What then can we say of the principles at stake, and what room do we have in terms of plotting out a strategic position?
I think Owen Hill and Paul LeBlanc’s excellent contributions have already framed this discussion well. Rather than a blanket refusal to ever support a candidate who runs on the Democratic Party line, the key principle at stake is maintaining the independent organization of the working class.
Running open socialists who are funded by and accountable to socialist organization is allowing the DSA, as LeBlanc puts it, to bring “socialist ideas and perspectives into the political mainstream, giving focus to the radicalization that is deepening in our country. One senses their goal is not to coexist within the Democratic Party — it is socialism.”
Here’s my stab at a list of the principles we need to adhere to:
1. The Democrats are a capitalist party, in ideology, in material backing and in their actions historically.
2. The working class needs independent political organization, ideas and eventually our own party.
3. We must distinguish, as we always have, the difference between the Democratic Party, which is rotten to the core, and its electoral base.
4. Revolution (along with reforms that effectively build our side) must be the result of the self-activity of the working class. Ultimately, as Marx argued, we will not be able to simply “lay hold of the ready-made state machinery, and wield it for [our] own purposes”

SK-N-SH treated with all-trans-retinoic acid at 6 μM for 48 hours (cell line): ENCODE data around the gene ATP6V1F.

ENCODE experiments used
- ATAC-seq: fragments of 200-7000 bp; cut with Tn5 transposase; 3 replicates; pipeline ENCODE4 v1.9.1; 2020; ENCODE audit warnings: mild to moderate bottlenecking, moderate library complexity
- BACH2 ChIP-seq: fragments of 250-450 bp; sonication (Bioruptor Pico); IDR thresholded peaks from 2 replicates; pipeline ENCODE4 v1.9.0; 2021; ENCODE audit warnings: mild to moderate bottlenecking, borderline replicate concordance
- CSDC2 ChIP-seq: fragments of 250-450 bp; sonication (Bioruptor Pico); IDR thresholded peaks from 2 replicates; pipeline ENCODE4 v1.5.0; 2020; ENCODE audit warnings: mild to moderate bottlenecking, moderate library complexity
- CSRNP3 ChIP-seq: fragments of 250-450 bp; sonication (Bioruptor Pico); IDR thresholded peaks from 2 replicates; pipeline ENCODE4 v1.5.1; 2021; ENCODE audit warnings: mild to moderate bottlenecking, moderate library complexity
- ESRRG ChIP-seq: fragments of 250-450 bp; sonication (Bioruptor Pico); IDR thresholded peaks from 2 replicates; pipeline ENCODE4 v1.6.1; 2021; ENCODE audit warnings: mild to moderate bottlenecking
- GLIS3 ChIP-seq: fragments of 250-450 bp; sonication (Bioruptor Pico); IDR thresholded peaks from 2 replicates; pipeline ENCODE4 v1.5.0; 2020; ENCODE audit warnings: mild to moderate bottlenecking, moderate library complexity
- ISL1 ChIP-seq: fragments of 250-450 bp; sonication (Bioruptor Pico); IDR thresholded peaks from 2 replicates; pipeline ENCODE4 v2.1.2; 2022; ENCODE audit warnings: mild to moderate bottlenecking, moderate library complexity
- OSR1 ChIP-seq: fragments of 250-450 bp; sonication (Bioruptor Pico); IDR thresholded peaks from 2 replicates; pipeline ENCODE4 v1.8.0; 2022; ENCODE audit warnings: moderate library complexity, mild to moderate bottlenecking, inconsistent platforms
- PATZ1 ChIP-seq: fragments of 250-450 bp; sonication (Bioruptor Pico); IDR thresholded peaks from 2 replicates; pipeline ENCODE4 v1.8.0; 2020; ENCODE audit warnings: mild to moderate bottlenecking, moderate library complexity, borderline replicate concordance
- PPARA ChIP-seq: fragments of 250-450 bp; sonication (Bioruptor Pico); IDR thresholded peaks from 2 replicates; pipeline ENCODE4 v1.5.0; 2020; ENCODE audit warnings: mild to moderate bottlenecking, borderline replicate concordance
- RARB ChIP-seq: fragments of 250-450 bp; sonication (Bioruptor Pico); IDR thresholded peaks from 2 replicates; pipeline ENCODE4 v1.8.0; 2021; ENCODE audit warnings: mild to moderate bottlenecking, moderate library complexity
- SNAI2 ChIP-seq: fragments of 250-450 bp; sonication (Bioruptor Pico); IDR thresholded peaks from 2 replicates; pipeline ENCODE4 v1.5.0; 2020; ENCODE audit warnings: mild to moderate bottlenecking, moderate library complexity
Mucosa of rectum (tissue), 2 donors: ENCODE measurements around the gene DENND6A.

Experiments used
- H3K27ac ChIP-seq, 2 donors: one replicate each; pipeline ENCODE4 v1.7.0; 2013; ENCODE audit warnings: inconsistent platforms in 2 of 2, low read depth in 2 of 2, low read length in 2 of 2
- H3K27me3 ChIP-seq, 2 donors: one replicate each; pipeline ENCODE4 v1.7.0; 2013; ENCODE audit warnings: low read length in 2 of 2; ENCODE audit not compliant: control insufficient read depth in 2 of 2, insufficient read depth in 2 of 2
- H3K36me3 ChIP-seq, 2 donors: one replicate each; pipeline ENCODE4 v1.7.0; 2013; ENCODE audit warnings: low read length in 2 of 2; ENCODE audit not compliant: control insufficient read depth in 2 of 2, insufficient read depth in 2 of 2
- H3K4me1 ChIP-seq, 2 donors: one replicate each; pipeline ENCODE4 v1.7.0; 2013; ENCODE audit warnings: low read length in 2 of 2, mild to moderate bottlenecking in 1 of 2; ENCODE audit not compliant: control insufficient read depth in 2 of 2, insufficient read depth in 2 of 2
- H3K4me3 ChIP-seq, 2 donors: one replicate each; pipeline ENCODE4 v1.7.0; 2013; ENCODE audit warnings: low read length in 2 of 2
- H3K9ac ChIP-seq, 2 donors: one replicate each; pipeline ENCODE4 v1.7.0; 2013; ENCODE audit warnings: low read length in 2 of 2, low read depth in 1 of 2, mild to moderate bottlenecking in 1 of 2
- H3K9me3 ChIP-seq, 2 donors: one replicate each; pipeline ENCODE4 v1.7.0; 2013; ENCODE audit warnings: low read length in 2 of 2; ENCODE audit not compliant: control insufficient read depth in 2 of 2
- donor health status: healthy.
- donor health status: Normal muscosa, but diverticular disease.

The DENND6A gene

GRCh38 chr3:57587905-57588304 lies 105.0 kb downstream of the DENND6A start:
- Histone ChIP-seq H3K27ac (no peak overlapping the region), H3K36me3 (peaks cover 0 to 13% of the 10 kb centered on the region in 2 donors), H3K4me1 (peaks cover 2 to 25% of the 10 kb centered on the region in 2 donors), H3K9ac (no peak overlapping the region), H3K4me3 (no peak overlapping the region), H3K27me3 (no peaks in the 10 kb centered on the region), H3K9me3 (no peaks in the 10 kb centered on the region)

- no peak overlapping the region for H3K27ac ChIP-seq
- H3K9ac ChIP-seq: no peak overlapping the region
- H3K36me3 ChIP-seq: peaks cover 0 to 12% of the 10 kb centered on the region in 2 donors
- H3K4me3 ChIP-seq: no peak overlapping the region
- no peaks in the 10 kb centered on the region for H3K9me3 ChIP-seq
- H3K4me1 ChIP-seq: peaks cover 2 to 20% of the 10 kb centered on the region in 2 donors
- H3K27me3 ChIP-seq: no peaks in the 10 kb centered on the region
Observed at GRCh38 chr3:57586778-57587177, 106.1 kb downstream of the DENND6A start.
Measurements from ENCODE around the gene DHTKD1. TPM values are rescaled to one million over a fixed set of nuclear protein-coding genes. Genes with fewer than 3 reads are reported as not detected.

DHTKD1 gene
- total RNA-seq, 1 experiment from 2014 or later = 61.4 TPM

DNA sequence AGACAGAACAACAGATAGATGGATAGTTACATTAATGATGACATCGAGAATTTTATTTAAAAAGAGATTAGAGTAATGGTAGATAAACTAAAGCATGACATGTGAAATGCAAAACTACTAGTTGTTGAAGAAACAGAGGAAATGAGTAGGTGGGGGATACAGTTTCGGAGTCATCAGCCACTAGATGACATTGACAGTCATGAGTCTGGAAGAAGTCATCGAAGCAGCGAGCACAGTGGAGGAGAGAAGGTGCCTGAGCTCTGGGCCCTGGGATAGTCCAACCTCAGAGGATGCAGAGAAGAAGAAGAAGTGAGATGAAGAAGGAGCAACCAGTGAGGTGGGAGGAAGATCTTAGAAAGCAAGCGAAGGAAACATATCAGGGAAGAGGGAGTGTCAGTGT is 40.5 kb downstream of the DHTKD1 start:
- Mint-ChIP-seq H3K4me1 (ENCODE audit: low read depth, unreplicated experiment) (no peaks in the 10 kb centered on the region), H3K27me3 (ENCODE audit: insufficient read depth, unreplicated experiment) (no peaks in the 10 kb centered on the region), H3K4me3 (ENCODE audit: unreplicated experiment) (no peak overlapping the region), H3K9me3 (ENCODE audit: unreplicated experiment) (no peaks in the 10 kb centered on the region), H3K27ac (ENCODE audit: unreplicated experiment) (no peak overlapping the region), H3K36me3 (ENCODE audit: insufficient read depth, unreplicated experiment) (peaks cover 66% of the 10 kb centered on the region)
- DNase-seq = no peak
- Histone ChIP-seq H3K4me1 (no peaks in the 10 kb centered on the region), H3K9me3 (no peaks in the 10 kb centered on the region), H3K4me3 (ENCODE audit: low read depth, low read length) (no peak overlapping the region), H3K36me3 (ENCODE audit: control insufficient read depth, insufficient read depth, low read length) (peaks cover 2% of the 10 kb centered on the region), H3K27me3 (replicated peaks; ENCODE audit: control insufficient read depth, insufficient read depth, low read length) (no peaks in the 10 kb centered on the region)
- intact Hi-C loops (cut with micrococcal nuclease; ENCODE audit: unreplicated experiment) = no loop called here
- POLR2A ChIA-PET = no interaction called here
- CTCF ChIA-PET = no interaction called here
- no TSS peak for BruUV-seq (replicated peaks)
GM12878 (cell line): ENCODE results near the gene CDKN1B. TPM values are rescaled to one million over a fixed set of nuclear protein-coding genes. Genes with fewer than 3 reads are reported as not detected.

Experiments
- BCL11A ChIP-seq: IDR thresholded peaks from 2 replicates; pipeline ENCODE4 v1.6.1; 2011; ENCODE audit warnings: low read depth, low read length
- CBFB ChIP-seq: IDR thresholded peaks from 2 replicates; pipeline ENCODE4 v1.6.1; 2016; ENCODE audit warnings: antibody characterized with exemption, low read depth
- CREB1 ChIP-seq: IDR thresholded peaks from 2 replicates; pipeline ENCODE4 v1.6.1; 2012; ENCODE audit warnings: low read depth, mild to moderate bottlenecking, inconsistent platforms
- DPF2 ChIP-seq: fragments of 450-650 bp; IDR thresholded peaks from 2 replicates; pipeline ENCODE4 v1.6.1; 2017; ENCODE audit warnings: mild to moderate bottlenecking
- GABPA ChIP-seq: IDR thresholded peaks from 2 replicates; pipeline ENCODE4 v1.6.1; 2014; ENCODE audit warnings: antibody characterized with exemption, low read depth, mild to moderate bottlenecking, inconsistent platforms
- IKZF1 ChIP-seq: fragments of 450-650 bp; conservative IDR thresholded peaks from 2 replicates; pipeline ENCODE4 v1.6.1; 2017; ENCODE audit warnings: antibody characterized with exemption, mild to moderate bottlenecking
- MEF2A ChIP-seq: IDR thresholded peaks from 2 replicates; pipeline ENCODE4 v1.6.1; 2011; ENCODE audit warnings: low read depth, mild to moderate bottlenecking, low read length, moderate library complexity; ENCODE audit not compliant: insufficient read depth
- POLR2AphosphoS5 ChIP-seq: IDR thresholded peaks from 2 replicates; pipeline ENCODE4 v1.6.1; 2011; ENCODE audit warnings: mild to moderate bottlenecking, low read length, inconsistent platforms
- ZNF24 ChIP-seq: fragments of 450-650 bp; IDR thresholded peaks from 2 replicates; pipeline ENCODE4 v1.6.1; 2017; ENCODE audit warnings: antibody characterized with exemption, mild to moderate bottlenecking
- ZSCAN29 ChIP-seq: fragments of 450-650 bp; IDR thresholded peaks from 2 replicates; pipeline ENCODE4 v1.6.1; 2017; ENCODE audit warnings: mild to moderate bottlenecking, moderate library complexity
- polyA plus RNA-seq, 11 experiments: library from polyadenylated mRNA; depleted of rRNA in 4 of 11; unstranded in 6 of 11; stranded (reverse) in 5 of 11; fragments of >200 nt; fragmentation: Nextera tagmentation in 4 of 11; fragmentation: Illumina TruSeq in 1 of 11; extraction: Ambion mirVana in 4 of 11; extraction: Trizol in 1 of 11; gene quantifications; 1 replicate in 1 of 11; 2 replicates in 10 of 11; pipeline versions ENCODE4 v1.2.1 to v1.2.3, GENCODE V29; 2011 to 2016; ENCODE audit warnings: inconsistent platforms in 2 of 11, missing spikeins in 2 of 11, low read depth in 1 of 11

Given this framework, I think we should assess each electoral opportunity on the basis of the opportunities it affords us to reach a broader audience, deepen the confidence of our side and strengthen the fighting capacity of the working class and the ability of our movement to exert accountability on the candidates running.
Writing in the 19th century, Engels advised U.S. socialists to build an independent political party through the campaign of the “muddle-headed and extremely inadequate” candidate of Henry George, because he saw an opportunity there:
The masses must have time and opportunity to evolve; and they will not get that opportunity unless they have a movement of their own — no matter what its form, providing it is their own movement — in which they are impelled onwards by their own mistakes and learn by bitter experience.
Engels was likely correct at the time to see a possibility to build an independent party in the still early years of the American political system. I believe that particular path is not in the cards at this point. But his overall approach of looking for opportunities for the working class to build its own movement and to learn from its own experiences is a good guide for us today.
The current period is full of contradictions, and no position protects us from them. Endorsing a candidate who we know cannot, through their election, change the Democratic Party, let alone the system, may be a contradictory position. But so, too, is to argue that we think the election of a candidate represents a step forward for our side, but not one which we will support.
Rather than seeking to shield our members or collaborators from contradictions, we should work alongside them, and attempt to explain and to learn along the way.